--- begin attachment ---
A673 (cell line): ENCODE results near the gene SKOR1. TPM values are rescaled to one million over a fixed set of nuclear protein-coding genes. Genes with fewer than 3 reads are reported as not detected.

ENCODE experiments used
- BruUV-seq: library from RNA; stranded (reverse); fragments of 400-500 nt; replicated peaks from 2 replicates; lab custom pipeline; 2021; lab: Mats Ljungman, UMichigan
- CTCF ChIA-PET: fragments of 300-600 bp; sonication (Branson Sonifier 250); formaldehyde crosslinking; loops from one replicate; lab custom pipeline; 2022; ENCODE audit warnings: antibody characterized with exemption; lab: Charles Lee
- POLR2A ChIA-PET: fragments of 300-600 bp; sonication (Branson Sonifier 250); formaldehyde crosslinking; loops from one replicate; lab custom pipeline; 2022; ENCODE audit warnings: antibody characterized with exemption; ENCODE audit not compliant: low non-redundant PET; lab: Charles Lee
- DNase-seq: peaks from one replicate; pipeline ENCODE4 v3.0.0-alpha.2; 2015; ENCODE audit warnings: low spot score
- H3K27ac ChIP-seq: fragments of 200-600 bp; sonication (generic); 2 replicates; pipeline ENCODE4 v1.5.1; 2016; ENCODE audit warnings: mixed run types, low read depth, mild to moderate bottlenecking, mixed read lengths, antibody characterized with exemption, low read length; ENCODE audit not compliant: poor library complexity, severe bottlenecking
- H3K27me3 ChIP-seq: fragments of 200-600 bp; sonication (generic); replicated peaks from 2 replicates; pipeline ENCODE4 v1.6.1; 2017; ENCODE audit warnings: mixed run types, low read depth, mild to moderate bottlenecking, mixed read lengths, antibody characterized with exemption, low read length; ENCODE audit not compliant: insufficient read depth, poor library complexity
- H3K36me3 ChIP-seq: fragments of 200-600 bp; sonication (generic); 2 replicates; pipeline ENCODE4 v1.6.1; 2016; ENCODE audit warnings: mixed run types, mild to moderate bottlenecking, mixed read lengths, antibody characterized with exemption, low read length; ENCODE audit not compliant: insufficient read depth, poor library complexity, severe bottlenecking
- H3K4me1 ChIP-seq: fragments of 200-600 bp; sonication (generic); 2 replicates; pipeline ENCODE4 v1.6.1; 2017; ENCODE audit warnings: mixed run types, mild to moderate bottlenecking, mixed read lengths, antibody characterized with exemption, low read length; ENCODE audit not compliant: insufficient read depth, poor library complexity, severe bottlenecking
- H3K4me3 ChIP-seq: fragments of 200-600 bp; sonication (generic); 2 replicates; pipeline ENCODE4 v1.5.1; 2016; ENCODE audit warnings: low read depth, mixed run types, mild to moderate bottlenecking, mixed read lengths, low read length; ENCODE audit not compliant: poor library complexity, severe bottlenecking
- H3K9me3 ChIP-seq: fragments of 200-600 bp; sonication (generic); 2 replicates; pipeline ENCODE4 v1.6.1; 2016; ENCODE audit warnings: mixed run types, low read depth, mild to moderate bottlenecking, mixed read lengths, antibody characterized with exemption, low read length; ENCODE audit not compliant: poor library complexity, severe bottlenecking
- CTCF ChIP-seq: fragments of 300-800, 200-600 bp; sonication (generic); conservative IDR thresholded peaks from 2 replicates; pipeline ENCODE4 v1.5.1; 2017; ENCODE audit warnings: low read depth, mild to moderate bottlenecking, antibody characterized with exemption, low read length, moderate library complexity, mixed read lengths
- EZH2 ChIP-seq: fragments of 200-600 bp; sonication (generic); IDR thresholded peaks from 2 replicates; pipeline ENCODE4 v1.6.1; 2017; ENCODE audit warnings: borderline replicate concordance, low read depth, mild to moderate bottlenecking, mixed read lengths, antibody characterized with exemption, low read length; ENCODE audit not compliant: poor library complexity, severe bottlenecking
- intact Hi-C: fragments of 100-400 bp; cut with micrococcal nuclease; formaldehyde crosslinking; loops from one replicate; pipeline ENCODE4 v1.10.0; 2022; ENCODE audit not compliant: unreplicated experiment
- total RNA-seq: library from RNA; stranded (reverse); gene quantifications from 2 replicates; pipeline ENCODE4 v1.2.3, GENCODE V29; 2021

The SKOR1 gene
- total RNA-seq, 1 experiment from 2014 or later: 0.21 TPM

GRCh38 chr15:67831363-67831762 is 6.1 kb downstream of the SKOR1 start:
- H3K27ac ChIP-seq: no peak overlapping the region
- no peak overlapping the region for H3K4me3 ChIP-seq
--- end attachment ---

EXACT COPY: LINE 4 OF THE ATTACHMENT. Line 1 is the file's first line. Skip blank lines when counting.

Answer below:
- CTCF ChIA-PET: fragments of 300-600 bp; sonication (Branson Sonifier 250); formaldehyde crosslinking; loops from one replicate; lab custom pipeline; 2022; ENCODE audit warnings: antibody characterized with exemption; lab: Charles Lee